Sorry no.

The code:-
Code:
ranNum=random(3,10);
 digitalWrite(ranNum,HIGH);
Will turn on a random numbed LED.
The variable ranNum will contain a number from 3 to 9.
That number will be used by digitalWrite st set HIGH the pin that corresponds to that number.
So those two lines, alond with a delay and a digitalWrite(ranNum,LOW)  will replace all the code in your loop.
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Aha sorry, I was googling something different............

hence the new code should look like this?

Code:
   int ranNum;
    int switchPin = 2;
    
    void setup() {
      Serial.begin(9600);           // set up Serial library at 9600 bps
    pinMode(switchPin, INPUT);    // sets the digital pin as input to read switch
  
    delay(100);
    randomSeed(analogRead(0));
    // Setup 8 output ports for LED's
    pinMode(3, OUTPUT);
    pinMode(4, OUTPUT);
    pinMode(5, OUTPUT);
    pinMode(6, OUTPUT);
    pinMode(7, OUTPUT);
    pinMode(8, OUTPUT);
    pinMode(9, OUTPUT);
    pinMode(10, OUTPUT);
    }

         void loop(){
      
          ranNum=random(3,10);
 digitalWrite(ranNum,HIGH);
delay(1000);
digitalWrite(ranNum,LOW);
delay(1000);}

OK so this has not changed anything.

The switched Input has to control when a single LED is turned on..............at the moment the program is changing them at a period determined by the delay in the program
« Last Edit: December 02, 2012, 07:22:04 am by Mazza » Logged

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Quote
The problem when running that is that all the LEDs come on at once and stay on.

So you missed the bit in my last post that said:-
Quote
along with a delay and a digitalWrite(ranNum,LOW)  will replace all the code in your loop.

So loop should be:-
Code:
void loop(){
       
        ranNum=random(3,10);
 digitalWrite(ranNum,HIGH);
delay(2000);
digitalWrite(ranNum,LOW);
        }
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I bet they don't turn on all at once, but rather one at a time, very quickly, since there is no code to turn them off.

Perhaps something more like this:

Code:
int lit = 3; // save the lit one so we can turn it off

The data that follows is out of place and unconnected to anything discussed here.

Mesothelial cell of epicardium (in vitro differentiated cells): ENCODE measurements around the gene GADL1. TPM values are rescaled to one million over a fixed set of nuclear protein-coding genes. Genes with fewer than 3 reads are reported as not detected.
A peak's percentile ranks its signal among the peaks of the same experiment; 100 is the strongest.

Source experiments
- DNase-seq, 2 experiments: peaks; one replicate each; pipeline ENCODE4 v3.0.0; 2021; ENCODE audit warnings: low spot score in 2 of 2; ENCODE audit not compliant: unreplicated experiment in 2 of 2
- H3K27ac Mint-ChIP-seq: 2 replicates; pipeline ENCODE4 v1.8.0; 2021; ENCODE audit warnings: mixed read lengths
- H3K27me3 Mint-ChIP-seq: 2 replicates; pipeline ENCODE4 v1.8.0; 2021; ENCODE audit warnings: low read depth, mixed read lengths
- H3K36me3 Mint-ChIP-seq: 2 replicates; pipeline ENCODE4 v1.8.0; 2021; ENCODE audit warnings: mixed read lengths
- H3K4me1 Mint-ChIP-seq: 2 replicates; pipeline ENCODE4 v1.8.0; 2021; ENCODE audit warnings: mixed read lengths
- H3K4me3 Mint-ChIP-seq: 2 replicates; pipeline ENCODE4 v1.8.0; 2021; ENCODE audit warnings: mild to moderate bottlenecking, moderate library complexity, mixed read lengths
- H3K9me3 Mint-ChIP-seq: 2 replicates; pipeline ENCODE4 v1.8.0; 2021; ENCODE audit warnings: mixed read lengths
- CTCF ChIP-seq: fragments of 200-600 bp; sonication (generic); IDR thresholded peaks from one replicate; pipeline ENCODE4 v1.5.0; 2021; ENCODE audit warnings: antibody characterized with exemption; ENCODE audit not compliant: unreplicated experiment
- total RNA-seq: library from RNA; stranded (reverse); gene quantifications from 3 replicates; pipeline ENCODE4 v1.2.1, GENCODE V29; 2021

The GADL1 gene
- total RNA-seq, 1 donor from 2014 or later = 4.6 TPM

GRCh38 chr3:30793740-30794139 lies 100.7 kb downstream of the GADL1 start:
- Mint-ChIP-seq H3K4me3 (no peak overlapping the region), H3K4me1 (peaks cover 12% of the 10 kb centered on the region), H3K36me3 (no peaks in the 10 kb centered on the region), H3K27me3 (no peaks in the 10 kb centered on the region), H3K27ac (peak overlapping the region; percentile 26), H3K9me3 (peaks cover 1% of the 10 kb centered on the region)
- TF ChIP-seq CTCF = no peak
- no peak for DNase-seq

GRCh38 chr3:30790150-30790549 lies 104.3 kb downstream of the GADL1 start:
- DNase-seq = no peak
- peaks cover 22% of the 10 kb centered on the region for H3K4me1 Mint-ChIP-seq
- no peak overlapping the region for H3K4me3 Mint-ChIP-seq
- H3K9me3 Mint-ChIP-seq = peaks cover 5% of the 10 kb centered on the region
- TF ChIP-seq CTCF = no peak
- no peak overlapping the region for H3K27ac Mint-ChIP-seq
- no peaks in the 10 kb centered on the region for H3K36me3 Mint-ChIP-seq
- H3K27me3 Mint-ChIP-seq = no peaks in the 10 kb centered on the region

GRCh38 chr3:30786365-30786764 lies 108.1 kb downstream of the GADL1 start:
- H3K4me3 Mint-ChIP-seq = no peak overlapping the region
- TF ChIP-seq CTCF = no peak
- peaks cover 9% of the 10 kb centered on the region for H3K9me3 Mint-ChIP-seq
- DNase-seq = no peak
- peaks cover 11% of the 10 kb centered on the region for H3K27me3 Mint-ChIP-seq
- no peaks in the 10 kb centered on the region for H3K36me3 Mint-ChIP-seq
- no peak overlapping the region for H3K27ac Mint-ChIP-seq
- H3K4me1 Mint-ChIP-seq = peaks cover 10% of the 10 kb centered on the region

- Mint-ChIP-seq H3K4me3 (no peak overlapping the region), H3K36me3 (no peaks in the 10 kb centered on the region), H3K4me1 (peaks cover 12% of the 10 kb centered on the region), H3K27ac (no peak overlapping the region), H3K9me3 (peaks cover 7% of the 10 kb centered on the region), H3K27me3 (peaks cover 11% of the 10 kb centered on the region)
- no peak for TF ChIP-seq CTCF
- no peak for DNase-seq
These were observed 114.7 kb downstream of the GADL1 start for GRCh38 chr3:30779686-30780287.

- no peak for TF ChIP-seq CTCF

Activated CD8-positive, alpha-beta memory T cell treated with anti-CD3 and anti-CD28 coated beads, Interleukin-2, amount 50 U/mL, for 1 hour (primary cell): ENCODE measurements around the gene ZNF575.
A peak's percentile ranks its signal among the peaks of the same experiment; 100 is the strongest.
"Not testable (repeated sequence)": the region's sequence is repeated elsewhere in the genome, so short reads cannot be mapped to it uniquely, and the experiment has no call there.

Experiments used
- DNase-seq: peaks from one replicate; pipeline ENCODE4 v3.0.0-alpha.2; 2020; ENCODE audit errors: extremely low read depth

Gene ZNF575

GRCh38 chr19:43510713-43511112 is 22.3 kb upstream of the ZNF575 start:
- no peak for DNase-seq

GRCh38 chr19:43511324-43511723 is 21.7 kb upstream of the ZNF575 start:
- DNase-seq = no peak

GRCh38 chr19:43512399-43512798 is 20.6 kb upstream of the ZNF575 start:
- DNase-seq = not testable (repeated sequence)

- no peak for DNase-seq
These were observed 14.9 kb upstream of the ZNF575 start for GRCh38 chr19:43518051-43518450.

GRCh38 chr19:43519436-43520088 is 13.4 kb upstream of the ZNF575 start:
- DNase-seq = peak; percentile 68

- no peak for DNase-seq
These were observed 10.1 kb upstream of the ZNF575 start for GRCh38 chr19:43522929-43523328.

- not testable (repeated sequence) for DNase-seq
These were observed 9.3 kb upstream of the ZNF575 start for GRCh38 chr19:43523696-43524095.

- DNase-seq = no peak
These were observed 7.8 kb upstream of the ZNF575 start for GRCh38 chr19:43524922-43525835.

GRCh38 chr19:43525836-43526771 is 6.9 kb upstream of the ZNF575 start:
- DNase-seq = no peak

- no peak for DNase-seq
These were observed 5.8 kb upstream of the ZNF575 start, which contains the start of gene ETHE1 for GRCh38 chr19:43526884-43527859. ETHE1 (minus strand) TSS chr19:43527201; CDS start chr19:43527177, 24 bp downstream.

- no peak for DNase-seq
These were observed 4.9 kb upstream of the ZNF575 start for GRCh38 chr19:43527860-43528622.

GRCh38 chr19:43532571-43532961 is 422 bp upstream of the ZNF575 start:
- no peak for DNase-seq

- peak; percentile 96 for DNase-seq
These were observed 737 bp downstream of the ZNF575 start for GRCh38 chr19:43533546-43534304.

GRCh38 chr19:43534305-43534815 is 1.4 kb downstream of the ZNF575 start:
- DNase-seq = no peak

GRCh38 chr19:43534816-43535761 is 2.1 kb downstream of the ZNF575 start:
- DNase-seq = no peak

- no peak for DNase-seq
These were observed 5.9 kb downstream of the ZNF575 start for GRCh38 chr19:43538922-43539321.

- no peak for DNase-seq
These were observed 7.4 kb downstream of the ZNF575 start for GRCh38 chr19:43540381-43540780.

void loop() {
if (digitalRead(switchPin)) { // button pressed?
digitalWrite(lit, LOW); // turn off the old one
lit = random(3,10); // pick a new one
digitalWrite(lit, HIGH); // turn it on
}
}

-br
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Yeah sorry, mate. I probably need to go to bed as I can see I am making dum mistakes like not reading your entire post. I am exhausted.

OK so thats fine and now only one comes on one at a time BUT the determining factor in the gap between them changing is the delay in the code and thats not what I need.  I need them to change just once for every input from the external variable timer.

This is a basic flow chart of whats to happen..........

Human input via variable timer to determine length of time for an individual "LED" to turn on.

Arduina recives signal and randomly turns on "LED" until the variable timer circuit turns off.

variable timer circuit now off for variable time as set by human and the "LED" is off

variable timer circuit comes on and sends signal to arduino to select another random number in order to turn "LED" on.


and so on.


I say "LED" because for the purpose of testing thats all that is needed...........Once testing is complete and everything working the actual job will be to activate a choice of switches on a transmitter which will in turn send a signal to a receiver to do yet another job dependant on the signal sent which is determined by the random number generator.